After watching a friend syphon off a little petrol to get a fire started, I knew it wouldn't end well. The whoosh as the fire sparked into life was more than enough to send us all running, and burn the leg hair off of my unfortunate friend. Needless to say, I've been a little more careful when it comes to using accelerants in fire making, but I still do.
Some may call it cheating, but I believe there's no such thing when it comes to survival. If you need a fire, or are in a bad situation, you need to get a fire started as fast as possible. That's all there is to it.
But this hinges on a key principle. You need to know how to get a fire started in the first place. There's far too many people today who have never spent any time outdoors, and they lack key skills, like how to actually get the fire going. I can't believe this. If you ever hope to survive in the wild, you need to understand fundamentals like this.
The trappings of modern society are great, but it's important you know how to make a fire.
The basics of a campfire
To get a fire going you need three things. A source of fuel. Enough oxygen to feed the flames. And of course, a source of ignition. The first two are rather easy to come by, but the ignition source can be tricky.
Of course, a cheap lighter will do the trick, and you could also try:
- A bow drill
- A bamboo saw
- A magnifying glass
- A battery and steel wool
- A book of matches
What you're trying to do is create a flame, or an ember that allows your tinder to ignite into a flame. Personally, I never go anywhere in the wild without my flint steel. It's on a lanyard I wear around my neck. Because I know that whatever happens, I'll be able to create a spark and get a fire going. It won't matter if it gets wet, and it'll not run out of gas.
I've also got a nifty pair of laces in my boots that have ferrocerium tips, and a steel striker plate. So I've always got a backup firestarter, no matter what.
The real trick is to understand what it takes to get a fire started. You need to build a base of tinder, that contains enough fast-burning material to get the larger sticks and kindling above burning, before the tinder burns out. I usually aim for around two thirds tinder to one thirds kindling, with a nearby stack I can add to any areas that are burning particularly well.
Now, how well you've built the fire can be tested with a simple exercise. Take a single match, and light the fire. If it takes off, you've got it right. If not, adjust and try again.
You may also need to revisit the building blocks of a fire.
It's pretty simple. The tinder on the bottom, which consists of thinly shaved bark, dry leaves and grasses, and other quick burning materials. Above this, is a bed of tiny sticks thinner than your smallest finger, and of course some larger material for once the fire gets going. The looser you can stack these the better, as it'll allow more oxygen to feed the flames and get your tinder to the point of combustion. Pack it too tight and the fire will struggle to get started.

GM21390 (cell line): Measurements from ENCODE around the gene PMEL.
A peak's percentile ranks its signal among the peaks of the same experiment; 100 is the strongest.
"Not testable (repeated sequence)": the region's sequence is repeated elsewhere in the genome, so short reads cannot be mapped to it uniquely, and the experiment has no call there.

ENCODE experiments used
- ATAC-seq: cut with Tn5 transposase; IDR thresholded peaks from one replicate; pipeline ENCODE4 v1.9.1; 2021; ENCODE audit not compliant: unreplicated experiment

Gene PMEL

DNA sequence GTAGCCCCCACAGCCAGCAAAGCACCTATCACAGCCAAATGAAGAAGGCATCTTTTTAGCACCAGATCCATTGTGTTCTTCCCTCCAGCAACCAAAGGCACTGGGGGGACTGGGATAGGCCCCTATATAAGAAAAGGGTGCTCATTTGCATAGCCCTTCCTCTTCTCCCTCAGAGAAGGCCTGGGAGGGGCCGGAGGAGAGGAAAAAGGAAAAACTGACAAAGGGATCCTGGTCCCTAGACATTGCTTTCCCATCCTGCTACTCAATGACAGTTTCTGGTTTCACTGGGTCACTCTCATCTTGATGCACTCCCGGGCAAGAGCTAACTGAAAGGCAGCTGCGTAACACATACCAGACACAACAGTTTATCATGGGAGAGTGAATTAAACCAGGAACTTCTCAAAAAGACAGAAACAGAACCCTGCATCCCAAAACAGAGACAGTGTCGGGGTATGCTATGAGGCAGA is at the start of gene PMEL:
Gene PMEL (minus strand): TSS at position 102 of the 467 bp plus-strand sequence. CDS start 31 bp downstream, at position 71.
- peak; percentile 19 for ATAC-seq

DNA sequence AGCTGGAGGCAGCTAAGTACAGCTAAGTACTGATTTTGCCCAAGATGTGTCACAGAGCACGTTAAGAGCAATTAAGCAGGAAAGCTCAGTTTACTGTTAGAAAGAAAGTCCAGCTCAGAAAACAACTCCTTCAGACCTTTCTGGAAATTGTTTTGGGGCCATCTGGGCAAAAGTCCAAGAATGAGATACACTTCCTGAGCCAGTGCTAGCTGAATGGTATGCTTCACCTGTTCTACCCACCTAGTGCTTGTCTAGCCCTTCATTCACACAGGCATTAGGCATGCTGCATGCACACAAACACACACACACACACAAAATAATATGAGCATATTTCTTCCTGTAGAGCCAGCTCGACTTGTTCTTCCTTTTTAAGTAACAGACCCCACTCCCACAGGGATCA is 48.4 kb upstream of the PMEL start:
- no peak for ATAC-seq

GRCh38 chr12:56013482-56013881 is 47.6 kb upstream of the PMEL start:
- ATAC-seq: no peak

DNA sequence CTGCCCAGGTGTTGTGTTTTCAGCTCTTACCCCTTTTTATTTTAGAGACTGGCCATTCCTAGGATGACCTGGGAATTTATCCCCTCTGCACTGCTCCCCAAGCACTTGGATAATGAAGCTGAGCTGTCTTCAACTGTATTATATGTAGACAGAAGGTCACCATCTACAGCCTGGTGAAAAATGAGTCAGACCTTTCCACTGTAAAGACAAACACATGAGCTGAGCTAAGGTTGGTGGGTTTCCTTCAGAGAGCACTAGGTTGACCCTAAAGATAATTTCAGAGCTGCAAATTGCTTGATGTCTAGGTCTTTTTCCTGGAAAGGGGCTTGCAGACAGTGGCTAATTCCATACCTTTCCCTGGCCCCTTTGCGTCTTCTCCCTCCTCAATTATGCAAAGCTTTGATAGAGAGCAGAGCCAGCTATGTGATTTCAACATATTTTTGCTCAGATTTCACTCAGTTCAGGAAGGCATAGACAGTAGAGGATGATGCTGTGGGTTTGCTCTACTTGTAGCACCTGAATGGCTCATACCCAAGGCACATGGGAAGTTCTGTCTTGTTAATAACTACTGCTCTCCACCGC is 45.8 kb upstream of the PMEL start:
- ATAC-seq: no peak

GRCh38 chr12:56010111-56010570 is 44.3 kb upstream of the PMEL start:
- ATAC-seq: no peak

Where to find natural tinder
Now there's going to be times you struggle to get a fire started. Mostly because it's wet. In the rain, and areas where it's cold and wet, having a fire is rather important in keeping you alive. But it can be a bugger to get started in the first place. Because wet tinder won't hold a spark, and this presents a problem. I always carry my homemade fire-starters with me, which is simply an altoids tin that contains cotton balls soaked in petroleum jelly.
But there's also ways to find fire-starters in the wild.
Birch Bark. It contains a high concentration of oils, and I've found that it'll sometimes even hold a spark when it's wet. Just scrape the bark into a coin-sized pile of thin shavings, and send your sparks into the middle. It'll hold it and give you a flame.
Tinder fungus. You'll also find this under the branches on a birch tree, you want to look under the charred, shell-like birch bark for this corky, brown fungus. You can send sparks straight into it and they will hold until you blow into a flame with your tinder.
Old Man's Beard. On a damp day, it's going to absorb the moisture in the air, so pick it and put it under your shirt so it'll dry. Just make sure you don't squish it, and it stays in its natural, fluffy state. You'll find it growing in spruce thickets.
Conifer resin. Basically, any resinous pine tree is going to have a hard, sticky sap that burns well. You just need to find a spot on a tree where a branch has broken or the tree has been injured. Take the hard sap and wrap it in your tinder bundle. It takes a bit to light it, but once it catches it will burn for a long time.
There's no "trick" when it comes to starting a fire in the wild. All it requires is a good understanding of the fundamentals of fire building, and using the materials around you to ensure you've got the materials you need to get the flames roaring. In the wet, always look for natural accelerants like pine resin or birch bark, if you want to stand a chance to get your fire going.